Does it really matter?! Does anybody care?! Well, yes and yes! The distinction between each isn’t huge, but it does have an impact on what you can expect from each, how we talk about each element, plus the time and effort associated with implementing them.

The differences (a beginners guide)


In basic terms, the “website” is usually referencing the outward-facing site for the organisation – the lovely widgets, content and interactivity (if you’re lucky) falls under this banner.


In contrast the “CMS” (Content Management System) is the framework on which the website is built – the back-end tools that allow for the adding of the widgets, content and security options. Drupal, SiteCore, Umbraco, Preside etc. are examples of CMS platforms.

This isn’t dissimilar to the concept of a CRM’s front-end and back-end, but the front-end is often a lot prettier on the website as its focus is on providing an eye-catching and engaging experience for the visitor.


The “portal” is a little more complicated a term to define because it can often relates to one of two approaches – something that lives within the website, or something which is embedded into the website using another system. To the outside world it’s one entity, but it’s essentially two websites with one sitting inside the other.

The classic Member Portal which offers secure login and access to documents, renewal options and other member-restricted content could be provided using either approach.

Previously, portals would need to be created either on the CRM or CMS-side from scratch, but a number of CRM technology providers are now building those alongside their core CRM solutions in order to make it quicker and easier to offer these features without having to either build from the ground up, or get caught in an integration to-and-fro with a website provider.

When talking about the pros and cons of an embedded CRM portal, you can view them against these broad points:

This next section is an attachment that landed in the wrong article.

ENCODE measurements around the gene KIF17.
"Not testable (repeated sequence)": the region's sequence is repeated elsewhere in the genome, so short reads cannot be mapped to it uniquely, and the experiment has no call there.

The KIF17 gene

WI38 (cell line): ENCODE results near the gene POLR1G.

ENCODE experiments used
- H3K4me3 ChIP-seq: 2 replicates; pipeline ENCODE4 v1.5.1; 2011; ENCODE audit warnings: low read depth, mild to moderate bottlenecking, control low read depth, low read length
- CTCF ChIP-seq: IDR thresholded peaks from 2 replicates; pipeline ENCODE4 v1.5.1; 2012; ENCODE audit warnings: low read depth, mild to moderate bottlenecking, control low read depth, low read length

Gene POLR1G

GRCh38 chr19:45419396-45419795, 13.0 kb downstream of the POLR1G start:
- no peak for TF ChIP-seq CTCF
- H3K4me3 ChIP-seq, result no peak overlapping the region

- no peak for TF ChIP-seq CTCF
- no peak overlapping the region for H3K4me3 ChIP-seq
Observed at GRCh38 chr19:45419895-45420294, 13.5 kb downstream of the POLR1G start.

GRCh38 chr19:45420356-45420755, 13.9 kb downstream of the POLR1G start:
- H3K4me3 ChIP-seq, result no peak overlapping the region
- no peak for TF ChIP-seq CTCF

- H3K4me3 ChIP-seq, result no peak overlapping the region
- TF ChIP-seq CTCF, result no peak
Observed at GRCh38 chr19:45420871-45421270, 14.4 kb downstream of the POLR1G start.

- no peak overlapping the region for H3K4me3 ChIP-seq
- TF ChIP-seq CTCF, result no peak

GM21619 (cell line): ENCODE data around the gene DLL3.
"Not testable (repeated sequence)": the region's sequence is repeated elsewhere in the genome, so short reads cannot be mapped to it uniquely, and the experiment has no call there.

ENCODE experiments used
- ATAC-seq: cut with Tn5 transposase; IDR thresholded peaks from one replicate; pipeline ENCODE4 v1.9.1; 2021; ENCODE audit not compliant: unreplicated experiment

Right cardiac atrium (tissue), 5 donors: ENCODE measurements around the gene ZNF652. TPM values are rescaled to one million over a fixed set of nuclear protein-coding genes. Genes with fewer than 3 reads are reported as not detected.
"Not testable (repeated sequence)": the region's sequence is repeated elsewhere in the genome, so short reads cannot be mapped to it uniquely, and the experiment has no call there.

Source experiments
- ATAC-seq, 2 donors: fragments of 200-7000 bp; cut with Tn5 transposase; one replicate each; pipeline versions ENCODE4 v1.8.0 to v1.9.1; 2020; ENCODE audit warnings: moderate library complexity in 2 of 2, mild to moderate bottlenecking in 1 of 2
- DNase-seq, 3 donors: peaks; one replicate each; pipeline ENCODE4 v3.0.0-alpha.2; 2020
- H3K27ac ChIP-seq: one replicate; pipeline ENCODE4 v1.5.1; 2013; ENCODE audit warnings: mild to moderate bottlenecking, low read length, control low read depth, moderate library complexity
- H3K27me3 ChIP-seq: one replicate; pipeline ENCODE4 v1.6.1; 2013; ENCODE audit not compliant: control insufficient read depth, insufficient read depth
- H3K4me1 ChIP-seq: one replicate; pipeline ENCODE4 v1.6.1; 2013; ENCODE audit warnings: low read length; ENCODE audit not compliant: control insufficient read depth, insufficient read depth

• Largely pre-built, defined features
  • Little integration work required (or only small tweaks) with the CMS provider
  • Little collaboration required from the website provider for functions to work
  • Cheaper than building core functionality from scratch


  • Can look a little (or a lot) out of place in relation to the main website
  • May not be able to be extended easily in terms of what it does, and how it does it

Beyond a pre-built portal

Beyond using a pre-built portal, the next option is to then look at a more considerable website integration. This requires teamwork on the part of your tech partners to expose bits of their technology to one another in order to pass data backwards and forwards – membership renewal payments, categories that allows certain access etc.

That approach can often result in the most seamless outcome, but it does rely on more leg-work on all sides, including from you to dictate what you want and how you want it to work. The benefit though is a finished article that just looks like it’s all part of the bigger website journey, and that there’s nothing to take you away from the main site you’ve visited.


  • More control over how it works for a user, and what it provides
  • Should appear seamless within the website


  • Requires more coordination/collaboration between CRM and CMS providers
  • Can cost more in time and money, particularly if either party causes delays for the other
  • Relies on a clear vision and direction of what functions should be provided, which requires clear direction

Go onto many smaller charity websites and you’ll often see examples of the CRM partner-style portal approach when it comes to signing up to Direct Debits – you’ll go from nicely-branded, consistent pages to something that looks at odds with the main site when you try to sign up.

This is the worst-case scenario obviously – the best is when you really can’t tell the difference and it does nothing to affect the visitor’s journey through the content.

The above are broad categorisations, but do show that there’s a distinct difference between each term, and most importantly a need to nail down what you want and expect when you’re talking about your requirements and using those terms.